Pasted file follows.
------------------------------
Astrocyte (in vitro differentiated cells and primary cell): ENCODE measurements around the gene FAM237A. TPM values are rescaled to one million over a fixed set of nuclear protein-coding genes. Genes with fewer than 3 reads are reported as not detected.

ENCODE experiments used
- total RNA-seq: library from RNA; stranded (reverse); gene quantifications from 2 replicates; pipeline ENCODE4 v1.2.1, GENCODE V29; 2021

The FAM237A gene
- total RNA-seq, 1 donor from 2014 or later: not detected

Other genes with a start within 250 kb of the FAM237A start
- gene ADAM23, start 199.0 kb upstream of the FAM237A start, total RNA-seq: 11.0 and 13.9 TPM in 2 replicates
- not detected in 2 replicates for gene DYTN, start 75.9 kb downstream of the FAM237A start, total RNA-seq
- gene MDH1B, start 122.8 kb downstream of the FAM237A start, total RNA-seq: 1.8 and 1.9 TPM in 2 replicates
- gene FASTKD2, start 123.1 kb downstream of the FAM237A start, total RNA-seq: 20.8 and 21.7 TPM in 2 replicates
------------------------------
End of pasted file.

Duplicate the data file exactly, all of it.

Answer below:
Astrocyte (in vitro differentiated cells and primary cell): ENCODE measurements around the gene FAM237A. TPM values are rescaled to one million over a fixed set of nuclear protein-coding genes. Genes with fewer than 3 reads are reported as not detected.

ENCODE experiments used
- total RNA-seq: library from RNA; stranded (reverse); gene quantifications from 2 replicates; pipeline ENCODE4 v1.2.1, GENCODE V29; 2021

The FAM237A gene
- total RNA-seq, 1 donor from 2014 or later: not detected

Other genes with a start within 250 kb of the FAM237A start
- gene ADAM23, start 199.0 kb upstream of the FAM237A start, total RNA-seq: 11.0 and 13.9 TPM in 2 replicates
- not detected in 2 replicates for gene DYTN, start 75.9 kb downstream of the FAM237A start, total RNA-seq
- gene MDH1B, start 122.8 kb downstream of the FAM237A start, total RNA-seq: 1.8 and 1.9 TPM in 2 replicates
- gene FASTKD2, start 123.1 kb downstream of the FAM237A start, total RNA-seq: 20.8 and 21.7 TPM in 2 replicates